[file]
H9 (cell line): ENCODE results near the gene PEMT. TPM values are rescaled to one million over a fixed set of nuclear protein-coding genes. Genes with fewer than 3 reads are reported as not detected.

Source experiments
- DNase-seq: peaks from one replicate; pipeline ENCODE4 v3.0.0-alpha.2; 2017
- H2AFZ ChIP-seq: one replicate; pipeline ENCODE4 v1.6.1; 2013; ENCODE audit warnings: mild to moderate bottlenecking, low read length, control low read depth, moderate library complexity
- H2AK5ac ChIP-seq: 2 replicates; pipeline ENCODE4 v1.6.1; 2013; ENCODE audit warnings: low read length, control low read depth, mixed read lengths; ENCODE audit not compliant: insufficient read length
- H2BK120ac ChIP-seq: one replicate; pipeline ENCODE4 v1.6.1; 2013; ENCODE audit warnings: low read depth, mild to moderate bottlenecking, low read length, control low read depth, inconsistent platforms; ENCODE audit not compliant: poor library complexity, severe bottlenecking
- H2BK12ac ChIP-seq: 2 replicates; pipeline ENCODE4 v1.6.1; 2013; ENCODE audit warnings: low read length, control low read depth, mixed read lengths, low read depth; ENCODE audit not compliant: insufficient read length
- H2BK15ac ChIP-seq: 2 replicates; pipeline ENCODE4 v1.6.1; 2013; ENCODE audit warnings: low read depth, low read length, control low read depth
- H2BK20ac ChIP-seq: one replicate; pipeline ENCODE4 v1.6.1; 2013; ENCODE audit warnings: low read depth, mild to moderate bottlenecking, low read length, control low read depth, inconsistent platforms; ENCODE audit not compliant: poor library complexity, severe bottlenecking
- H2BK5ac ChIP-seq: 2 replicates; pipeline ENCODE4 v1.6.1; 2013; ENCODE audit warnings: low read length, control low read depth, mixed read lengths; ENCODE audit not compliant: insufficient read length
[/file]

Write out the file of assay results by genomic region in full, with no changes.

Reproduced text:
H9 (cell line): ENCODE results near the gene PEMT. TPM values are rescaled to one million over a fixed set of nuclear protein-coding genes. Genes with fewer than 3 reads are reported as not detected.

Source experiments
- DNase-seq: peaks from one replicate; pipeline ENCODE4 v3.0.0-alpha.2; 2017
- H2AFZ ChIP-seq: one replicate; pipeline ENCODE4 v1.6.1; 2013; ENCODE audit warnings: mild to moderate bottlenecking, low read length, control low read depth, moderate library complexity
- H2AK5ac ChIP-seq: 2 replicates; pipeline ENCODE4 v1.6.1; 2013; ENCODE audit warnings: low read length, control low read depth, mixed read lengths; ENCODE audit not compliant: insufficient read length
- H2BK120ac ChIP-seq: one replicate; pipeline ENCODE4 v1.6.1; 2013; ENCODE audit warnings: low read depth, mild to moderate bottlenecking, low read length, control low read depth, inconsistent platforms; ENCODE audit not compliant: poor library complexity, severe bottlenecking
- H2BK12ac ChIP-seq: 2 replicates; pipeline ENCODE4 v1.6.1; 2013; ENCODE audit warnings: low read length, control low read depth, mixed read lengths, low read depth; ENCODE audit not compliant: insufficient read length
- H2BK15ac ChIP-seq: 2 replicates; pipeline ENCODE4 v1.6.1; 2013; ENCODE audit warnings: low read depth, low read length, control low read depth
- H2BK20ac ChIP-seq: one replicate; pipeline ENCODE4 v1.6.1; 2013; ENCODE audit warnings: low read depth, mild to moderate bottlenecking, low read length, control low read depth, inconsistent platforms; ENCODE audit not compliant: poor library complexity, severe bottlenecking
- H2BK5ac ChIP-seq: 2 replicates; pipeline ENCODE4 v1.6.1; 2013; ENCODE audit warnings: low read length, control low read depth, mixed read lengths; ENCODE audit not compliant: insufficient read length